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st: Re: Making Cohorts
st: Re: Making Cohorts
Thu, 28 Oct 2010 04:14:52 -0700 (PDT)
I want to implement the following strategy on my data.
Consider now the basic linear individual effect model
yit = ai + bXit + uit i = 1,…N; t = 1,…T eq(1)
where Xit is a (K x 1) vector of explanatory variables which we assume
exogenous to the model, index t and
i refer to time and individuals respectively.
Assuming, for simplicity, that there is a unique regressor (K = 1), if we
aggregate all observations to cohort level, the resulting model can be
(y-bar)_ct = (a-bar)_ct + b(x-bar)_ct + (u-bar)_ct c = 1,…C
where (x-bar)_ct is the average value of all observed xit’s in cohort c at
time t, and analogously for the other variables in the model. The resulting
data set is a pseudo panel with repeated observations over T periods and C
now I want to make cohorts (say for) birth year and then want to aggregate
the data as above. But I have 15 countries also and I want to analyse
particular attitudes in countries based on three year surveys(6 waves).
Thanks and Regards,
Maarten buis wrote:
> --- On Thu, 28/10/10, ajjee <email@example.com> wrote:
>> But I am still confused about COHORT. When I create this by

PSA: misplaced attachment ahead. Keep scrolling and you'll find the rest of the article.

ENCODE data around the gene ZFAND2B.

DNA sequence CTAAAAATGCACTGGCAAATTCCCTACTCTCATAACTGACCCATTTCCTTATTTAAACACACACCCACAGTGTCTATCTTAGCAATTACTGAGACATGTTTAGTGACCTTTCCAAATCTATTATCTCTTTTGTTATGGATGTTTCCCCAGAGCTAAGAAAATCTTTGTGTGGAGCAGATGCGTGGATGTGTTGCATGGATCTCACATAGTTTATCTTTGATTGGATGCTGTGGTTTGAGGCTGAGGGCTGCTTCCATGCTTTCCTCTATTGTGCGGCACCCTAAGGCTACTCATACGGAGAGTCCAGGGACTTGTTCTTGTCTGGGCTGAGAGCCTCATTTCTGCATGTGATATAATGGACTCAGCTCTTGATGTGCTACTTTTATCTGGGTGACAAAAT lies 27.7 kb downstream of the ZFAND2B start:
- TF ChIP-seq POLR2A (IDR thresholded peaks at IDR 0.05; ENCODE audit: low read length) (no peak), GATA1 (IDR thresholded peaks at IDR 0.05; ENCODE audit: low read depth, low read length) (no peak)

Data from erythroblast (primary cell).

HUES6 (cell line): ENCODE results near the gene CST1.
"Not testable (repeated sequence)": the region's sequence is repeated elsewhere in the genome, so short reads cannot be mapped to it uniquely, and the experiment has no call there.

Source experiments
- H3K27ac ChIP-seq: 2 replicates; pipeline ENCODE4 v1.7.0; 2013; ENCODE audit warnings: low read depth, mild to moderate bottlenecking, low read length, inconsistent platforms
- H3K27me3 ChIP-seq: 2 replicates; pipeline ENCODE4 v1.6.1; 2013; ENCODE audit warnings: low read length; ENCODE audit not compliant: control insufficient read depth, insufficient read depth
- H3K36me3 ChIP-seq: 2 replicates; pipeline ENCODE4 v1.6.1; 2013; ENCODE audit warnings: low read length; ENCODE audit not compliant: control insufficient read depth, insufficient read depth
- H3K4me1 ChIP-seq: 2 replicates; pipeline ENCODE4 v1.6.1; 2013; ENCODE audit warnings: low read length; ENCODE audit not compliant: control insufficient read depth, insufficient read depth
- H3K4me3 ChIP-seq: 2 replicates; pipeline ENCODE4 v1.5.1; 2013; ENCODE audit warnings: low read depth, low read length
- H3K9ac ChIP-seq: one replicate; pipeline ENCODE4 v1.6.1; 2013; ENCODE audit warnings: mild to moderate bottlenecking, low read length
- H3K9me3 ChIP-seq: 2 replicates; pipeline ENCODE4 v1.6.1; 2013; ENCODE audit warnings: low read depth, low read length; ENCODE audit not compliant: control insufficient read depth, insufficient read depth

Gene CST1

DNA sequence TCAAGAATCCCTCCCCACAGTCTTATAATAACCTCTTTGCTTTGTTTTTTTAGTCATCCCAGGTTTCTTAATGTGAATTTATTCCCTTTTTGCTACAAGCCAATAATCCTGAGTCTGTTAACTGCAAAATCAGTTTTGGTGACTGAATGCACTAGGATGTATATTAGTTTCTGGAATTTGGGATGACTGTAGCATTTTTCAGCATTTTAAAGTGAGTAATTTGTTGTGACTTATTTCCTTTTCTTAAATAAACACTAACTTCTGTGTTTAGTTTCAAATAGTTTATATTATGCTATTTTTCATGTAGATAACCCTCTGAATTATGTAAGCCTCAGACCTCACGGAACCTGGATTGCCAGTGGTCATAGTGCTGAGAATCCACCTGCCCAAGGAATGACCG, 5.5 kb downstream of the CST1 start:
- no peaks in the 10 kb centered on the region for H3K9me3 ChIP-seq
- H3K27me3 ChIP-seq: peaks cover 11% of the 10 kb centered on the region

>> cohort=year-age, now it gives me year of birth of each
>> respondent. Now I want to group each respondent in a unique
>> cohort. I'm quoting procedure from a paper
>> "Define C cohorts, which are groups of individuals sharing
>> some common characteristic like sex or date of birth. These
>> groups are defined in such a manner that each individual is
>> a member of exactly one cohort, and remains a member of this
>> cohort for all periods. For example, a particular cohort may
>> consist of all male individuals born in 1945–1949."
> So, year of birth is one form of cohort: it defines groups that
> are born in a given year. The fact that this confuses you is
> an example of common mistake: Just because something has its
> own name does not mean that it is special or difficult. A
> cohort, as you defined it, is just another name for a variable
> that you want to treat as categorical.
> If you want another categorization, then you need to tell us
> exactly what you want. As the definition you quoted above says
> there are an extremely large number of ways in which you can
> group observations.
> Hope this helps,
> Maarten L. Buis
> Institut fuer Soziologie
> Universitaet Tuebingen
> Wilhelmstrasse 36
> 72074 Tuebingen
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